Sake Spotlight - Janice Stein Looks at Two Kasumi Tsuru Sakes | True Sake
December 2008

Sake Spotlight - Janice Stein Looks at Two Kasumi Tsuru Sakes

Posted by admin in 2008, December, Newsletter, Sake Spotlight

sake spotlight dec 2008Now in "Holiday Season" number six for True Sake I am proud to say that our monthly "sake tastings - food pairings - sake parties" has produced a new generation of alert and informed sake consumers. We have gone that extra mile to produce events based in education but with an emphasis on sake exploration. And fortunately for us we have amassed a truly great following of sake enthusiast - some more enthusiastic than others. One such enthusiast came to us more than two years ago and has been a regular at every tasting - she now qualifies as an "ubber sake enthusiast" with a passion for sake that is very evident.

She is a "foodie" in every sense of the word and we are lucky that the sake bug has bitten her hard. Janice Stein is a professional chef and food expert. She was a graduate of the California Culinary Academy more than 20 years ago, and has been active in the bay area food and wine scene ever since. She tasted her first cold premium sake about 15 years ago. She has brought her considerable talents and excellent palate to the world of sake, becoming a Level I sake specialist this past August. By next year, she hopes to be fluent in Japanese.

When I approached Janet about "Spotlighting" she liked the idea of reviewing two brews from one sake maker. She also said that she would go food heavy with the comparison. Herewith is Janet's "Sake Spotlight" on two sakes from Hyogo Prefecture:

At your suggestion, I compared 2 sakes produced by the same kura. I did a blind tasting of these two sakes, as to not prejudice my initial opinion. Sake A turned out to be Kasumi Tsuru Yamahai Junmai and sake B Kasumi Tsuru Yamahai Gingo.

My first impression of the Junmai was that it had more color, more aroma and a rounder fuller flavor. It had an earthy, woodsy, forest floor backdrop; a larger, richer, gamey, flavor with a maple back note, and a subtle smoky quality. The word would be "robust", the wine, a syrah. The Junmai was excellent by itself as a "quaffing sake", and probably my over all favorite. The Gingo was cleaner, softer and less fragrant with a slightly sweet, spicy, mellow, caramel, back note; a great "introductory" Yamahai. The word on this one would be "decisive"the drink, gin.

Still "blind ", I compared them with several basic Western foods. The Junmai was superb with mushrooms simply sautéed in butter. The earthiness really complimented this pairing. Both sakes were equally good with USDA "prime" New York steak. Both were excellent partners with the rich, fatty component, and would be an excellent choice with BBQ, and most meats. It was an interesting experiment in non-Asian food and sake pairing.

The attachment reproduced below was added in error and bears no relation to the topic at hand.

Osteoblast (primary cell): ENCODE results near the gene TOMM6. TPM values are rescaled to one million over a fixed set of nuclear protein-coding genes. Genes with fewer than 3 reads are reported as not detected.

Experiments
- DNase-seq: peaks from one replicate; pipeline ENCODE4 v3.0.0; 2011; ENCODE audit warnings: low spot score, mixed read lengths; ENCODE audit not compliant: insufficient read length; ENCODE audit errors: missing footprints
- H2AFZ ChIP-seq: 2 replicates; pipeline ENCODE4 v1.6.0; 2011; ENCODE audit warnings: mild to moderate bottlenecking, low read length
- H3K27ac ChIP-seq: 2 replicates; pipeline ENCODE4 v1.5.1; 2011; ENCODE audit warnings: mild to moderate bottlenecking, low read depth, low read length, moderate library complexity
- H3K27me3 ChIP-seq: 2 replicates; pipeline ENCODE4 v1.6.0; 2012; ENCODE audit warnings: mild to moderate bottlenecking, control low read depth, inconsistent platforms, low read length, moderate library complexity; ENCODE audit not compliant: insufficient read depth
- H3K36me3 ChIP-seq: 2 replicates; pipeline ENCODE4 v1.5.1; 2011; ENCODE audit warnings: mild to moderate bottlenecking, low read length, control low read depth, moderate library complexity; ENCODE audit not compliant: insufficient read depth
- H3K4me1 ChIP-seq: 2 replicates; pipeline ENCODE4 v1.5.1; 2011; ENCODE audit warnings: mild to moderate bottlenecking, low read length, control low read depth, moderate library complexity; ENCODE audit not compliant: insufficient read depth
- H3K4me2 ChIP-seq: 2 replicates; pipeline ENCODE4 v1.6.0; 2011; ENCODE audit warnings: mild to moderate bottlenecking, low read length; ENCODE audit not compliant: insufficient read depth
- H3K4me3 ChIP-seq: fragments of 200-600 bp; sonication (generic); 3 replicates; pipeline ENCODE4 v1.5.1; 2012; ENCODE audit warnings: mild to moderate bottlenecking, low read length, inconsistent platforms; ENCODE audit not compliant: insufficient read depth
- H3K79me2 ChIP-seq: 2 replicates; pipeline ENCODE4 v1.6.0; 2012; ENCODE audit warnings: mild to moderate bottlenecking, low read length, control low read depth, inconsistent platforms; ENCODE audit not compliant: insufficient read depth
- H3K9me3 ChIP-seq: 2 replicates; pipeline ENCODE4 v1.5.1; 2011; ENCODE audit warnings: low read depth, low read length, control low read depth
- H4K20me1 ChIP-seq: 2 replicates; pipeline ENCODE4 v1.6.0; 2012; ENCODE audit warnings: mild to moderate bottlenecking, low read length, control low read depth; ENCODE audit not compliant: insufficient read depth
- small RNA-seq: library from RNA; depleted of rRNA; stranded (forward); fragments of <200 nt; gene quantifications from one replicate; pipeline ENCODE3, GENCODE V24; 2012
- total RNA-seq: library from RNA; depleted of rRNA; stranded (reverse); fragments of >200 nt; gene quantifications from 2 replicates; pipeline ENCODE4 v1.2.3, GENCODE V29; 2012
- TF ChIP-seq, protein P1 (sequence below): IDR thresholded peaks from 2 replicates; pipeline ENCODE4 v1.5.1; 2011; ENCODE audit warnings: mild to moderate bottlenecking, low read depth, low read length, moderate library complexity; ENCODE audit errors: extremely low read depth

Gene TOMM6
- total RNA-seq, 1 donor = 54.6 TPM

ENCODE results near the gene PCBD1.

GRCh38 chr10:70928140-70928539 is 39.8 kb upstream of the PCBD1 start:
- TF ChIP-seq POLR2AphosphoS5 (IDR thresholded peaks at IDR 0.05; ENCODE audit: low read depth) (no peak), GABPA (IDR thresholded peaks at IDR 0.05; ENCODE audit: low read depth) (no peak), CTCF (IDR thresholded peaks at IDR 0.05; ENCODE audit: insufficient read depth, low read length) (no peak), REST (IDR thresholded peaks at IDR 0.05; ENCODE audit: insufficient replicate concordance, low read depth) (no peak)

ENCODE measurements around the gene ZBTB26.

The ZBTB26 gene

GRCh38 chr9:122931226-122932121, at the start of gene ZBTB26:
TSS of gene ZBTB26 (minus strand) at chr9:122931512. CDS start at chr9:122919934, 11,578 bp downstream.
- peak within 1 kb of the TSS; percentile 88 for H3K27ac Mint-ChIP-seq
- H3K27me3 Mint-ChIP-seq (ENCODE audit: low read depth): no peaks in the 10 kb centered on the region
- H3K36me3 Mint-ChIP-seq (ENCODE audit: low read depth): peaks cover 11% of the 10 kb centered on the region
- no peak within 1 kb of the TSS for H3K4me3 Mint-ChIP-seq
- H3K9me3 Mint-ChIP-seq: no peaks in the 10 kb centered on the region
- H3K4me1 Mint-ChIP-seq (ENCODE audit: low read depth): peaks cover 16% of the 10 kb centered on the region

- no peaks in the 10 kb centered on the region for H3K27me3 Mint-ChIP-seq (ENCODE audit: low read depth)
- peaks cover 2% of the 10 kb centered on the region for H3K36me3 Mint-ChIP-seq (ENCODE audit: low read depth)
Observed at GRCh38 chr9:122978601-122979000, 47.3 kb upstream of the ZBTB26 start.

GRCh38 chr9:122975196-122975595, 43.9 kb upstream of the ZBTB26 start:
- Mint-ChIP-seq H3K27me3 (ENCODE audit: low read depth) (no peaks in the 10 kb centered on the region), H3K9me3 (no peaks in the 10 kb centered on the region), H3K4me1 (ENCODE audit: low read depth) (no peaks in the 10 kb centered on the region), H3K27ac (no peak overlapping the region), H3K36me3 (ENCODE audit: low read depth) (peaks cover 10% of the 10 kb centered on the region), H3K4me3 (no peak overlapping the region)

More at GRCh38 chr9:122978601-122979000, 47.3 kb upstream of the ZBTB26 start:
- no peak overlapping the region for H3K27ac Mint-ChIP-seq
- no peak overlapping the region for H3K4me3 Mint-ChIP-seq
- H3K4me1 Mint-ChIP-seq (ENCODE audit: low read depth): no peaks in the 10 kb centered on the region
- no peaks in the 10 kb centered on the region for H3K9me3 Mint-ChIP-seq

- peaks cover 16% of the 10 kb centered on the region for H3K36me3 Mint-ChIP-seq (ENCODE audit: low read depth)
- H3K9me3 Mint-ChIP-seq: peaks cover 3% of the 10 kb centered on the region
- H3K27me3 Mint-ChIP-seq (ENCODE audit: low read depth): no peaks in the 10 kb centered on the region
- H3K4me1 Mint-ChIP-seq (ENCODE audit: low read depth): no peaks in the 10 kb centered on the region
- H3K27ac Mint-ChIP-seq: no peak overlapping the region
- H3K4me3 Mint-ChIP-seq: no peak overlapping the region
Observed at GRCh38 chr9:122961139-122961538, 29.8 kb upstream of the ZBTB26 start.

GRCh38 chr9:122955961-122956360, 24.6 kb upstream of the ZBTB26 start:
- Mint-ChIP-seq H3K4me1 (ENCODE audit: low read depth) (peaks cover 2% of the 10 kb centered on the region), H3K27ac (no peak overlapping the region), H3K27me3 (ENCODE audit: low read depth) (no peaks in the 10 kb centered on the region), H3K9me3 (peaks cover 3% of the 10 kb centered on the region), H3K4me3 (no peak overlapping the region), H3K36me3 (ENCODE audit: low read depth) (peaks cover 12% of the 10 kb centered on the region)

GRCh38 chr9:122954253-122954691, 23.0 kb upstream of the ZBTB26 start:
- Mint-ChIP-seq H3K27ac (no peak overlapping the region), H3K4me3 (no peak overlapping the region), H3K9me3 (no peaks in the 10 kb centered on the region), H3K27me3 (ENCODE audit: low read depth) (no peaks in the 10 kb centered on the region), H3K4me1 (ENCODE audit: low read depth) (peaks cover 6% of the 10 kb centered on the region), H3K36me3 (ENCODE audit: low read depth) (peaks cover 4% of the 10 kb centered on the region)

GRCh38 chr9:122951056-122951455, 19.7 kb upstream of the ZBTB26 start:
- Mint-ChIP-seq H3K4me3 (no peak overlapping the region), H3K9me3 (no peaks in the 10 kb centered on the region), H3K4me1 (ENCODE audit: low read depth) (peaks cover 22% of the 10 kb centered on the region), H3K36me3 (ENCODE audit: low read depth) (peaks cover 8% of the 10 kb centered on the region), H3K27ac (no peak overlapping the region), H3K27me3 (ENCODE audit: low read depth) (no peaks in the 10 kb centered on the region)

I also boiled up some prawns in beer with Zatarain's "crab boil". I chilled them and served them with a chipotle cocktail sauce, and found that the Gingo worked better, its cleaner, more sophisticated taste complimenting the spicy sauce very well. I then served a Kabocha squash and Gruyere casserole. The Junmai with its earthiness was a better compliment to this intense cheese, and really brought out the sweetness of the squash.

With smoked wild sockeye salmon, which was more delicate than salty, the Gingo worked very well, because it did not overpower the delicate flavor of the fish.

Generally, the spicier the food the better the Gingo worked. Where the flavors were more complex, the Junmai worked better. I really enjoyed this little exercise, and it has reinforced my desire to drink more sake with every day food. Yamahais and Kimotos would be an excellent choice for a anyone trying to accomplish this, and if you haven't tried them, what are you waiting for?

Thanks Beau, this was a kick!!!

This is Janice's first contribution to this newsletter. As she told me she is determined to become an expert at pairing sakes with Western foods. Her culinary training, skill and sophisticated palate bode well for her success. She can be reached at japricorn16 @ yahoo.com with any questions or comments.

Kasumi Tsuru is located in one of the best crabbing cities in Japan, and the brewery claims that their brews go very well with shellfish in general but exceptionally well with crab. I like the style of this kura as they produce almost entirely Kimoto and Yamahai sakes. Now that is love for making sake! These traditional methods are extremely difficult and time consuming, but the reward can be found in the brews themselves.

It is no secret, but I have been a fan of the Yamahai Ginjo from the moment it landed on these shores - and we have sold a lot of it! The Yamahai Junmai recently found its way into our Junmai row and has a large contingency of fans - for good reason. I prefer the Ginjo and the Junmai both to be served at room temperature - all the complexities dance far better at this temperature point.

The Yamahai Ginjo is made with Yamadanishiki milled to 55%. The SMV: +3 The Acidity: 1.4 $37/720ml

The Yamahai Junmai is made with Kitanishiki milled to 65%. The SMV: +4 The Acidity: 1.6 $28/720ml


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